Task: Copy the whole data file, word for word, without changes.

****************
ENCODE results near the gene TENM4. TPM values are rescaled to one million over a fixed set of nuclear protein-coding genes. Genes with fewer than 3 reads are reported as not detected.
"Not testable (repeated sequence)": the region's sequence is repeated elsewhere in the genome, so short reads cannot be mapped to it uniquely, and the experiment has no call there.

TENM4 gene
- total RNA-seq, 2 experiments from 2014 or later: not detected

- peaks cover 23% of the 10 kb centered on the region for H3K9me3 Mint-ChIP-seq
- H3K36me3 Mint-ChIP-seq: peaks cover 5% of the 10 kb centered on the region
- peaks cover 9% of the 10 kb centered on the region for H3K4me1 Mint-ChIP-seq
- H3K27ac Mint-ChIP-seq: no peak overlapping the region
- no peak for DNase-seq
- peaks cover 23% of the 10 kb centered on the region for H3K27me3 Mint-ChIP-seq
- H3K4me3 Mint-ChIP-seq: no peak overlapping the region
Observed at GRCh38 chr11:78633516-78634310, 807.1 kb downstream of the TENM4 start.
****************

ENCODE results near the gene TENM4. TPM values are rescaled to one million over a fixed set of nuclear protein-coding genes. Genes with fewer than 3 reads are reported as not detected.
"Not testable (repeated sequence)": the region's sequence is repeated elsewhere in the genome, so short reads cannot be mapped to it uniquely, and the experiment has no call there.

TENM4 gene
- total RNA-seq, 2 experiments from 2014 or later: not detected

- peaks cover 23% of the 10 kb centered on the region for H3K9me3 Mint-ChIP-seq
- H3K36me3 Mint-ChIP-seq: peaks cover 5% of the 10 kb centered on the region
- peaks cover 9% of the 10 kb centered on the region for H3K4me1 Mint-ChIP-seq
- H3K27ac Mint-ChIP-seq: no peak overlapping the region
- no peak for DNase-seq
- peaks cover 23% of the 10 kb centered on the region for H3K27me3 Mint-ChIP-seq
- H3K4me3 Mint-ChIP-seq: no peak overlapping the region
Observed at GRCh38 chr11:78633516-78634310, 807.1 kb downstream of the TENM4 start.